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Method to determine chassis flow rate based upon component impedance Disclosure Number: IPCOM000210036D
Publication Date: 2011-Aug-22
Document File: 2 page(s) / 24K

Publishing Venue

The Prior Art Database


Disclosed is a method applied to a datacenter environment to predict the airflow of the chassis in based upon the impedances of the subsystem components.

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Method to determine chassis flow rate based upon component impedance

The demands placed upon a datacenter thermal designer are increasing due to the increasing demands of airflow and power delivered to a rack. As the processing throughput of the future servers increase, their need for more power and cooling scale along with them. The result is a large net increase in airflow and temperature control at the datacenter level. Unfortunately, most server hardware gives a range of the actual demands of power (in terms of heat dissipation) and airflow. This is akin to the power name plate associated with equipment. That name plate contains the maximum power that the chassis can draw. It does not describe the typical or actual power consumption. The datacenter designer has no choice but to design to that capacity even though much less is actually used. The same is true for airflow and heat dissipation.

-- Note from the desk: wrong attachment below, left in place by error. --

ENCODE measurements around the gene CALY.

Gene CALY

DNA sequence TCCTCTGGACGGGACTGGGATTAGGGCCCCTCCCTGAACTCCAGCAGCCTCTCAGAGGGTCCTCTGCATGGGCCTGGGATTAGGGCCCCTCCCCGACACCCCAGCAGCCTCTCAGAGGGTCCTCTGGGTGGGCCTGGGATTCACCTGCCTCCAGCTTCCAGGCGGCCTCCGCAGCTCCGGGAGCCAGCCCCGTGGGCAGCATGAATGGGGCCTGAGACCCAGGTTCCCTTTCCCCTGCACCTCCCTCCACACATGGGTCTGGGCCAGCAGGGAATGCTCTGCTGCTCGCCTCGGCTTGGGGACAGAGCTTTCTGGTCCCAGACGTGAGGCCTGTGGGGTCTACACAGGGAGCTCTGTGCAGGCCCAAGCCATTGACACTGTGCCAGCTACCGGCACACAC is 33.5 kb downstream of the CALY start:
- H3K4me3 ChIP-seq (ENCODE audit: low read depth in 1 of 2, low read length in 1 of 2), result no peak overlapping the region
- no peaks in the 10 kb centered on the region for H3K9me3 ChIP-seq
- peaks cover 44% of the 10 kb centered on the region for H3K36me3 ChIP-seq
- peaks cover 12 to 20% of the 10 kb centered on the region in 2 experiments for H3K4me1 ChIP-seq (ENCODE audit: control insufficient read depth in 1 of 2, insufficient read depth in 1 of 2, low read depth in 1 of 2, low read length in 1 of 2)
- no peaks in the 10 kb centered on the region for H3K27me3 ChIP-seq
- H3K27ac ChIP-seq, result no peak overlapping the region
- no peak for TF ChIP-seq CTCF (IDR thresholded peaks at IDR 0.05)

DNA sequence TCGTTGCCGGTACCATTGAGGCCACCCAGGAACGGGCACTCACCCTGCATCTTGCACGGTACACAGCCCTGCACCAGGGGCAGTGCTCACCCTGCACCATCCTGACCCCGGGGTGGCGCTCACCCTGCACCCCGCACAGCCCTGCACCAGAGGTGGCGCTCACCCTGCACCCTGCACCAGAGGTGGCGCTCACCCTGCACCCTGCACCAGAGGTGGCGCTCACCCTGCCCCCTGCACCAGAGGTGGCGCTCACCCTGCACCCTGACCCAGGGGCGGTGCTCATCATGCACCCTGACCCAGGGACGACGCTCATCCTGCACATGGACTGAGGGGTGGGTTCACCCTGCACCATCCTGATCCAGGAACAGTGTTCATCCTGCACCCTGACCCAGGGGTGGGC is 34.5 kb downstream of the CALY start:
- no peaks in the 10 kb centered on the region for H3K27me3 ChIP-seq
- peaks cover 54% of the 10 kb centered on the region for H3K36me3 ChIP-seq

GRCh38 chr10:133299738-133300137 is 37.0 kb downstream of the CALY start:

A reliable way to feed the actual, real time airflow usage is desired. The exhaust heat index is a current method used to provide an estimated heat load to the data center. Currently, it uses the rpm of the blower alone to estimate the chassis airflow. Unfortunately, this in no way reflects the actual configuration of the chassis. It is that configuration that dictates the resultant airflow rates. A method that utilizes the chassis configuration as well as the air moving devices is desired to provide actual, real time air flow demands from the chassis.

This disclosure describes a method to use the chassis configuration, Air Moving Devices (AMDs), and temperature differences to predict both the airflow and heat demands of a chassis in real time. This is accomplished by defining the airflow requirements of the chassis subsystems based upon the currently used vital product data (V...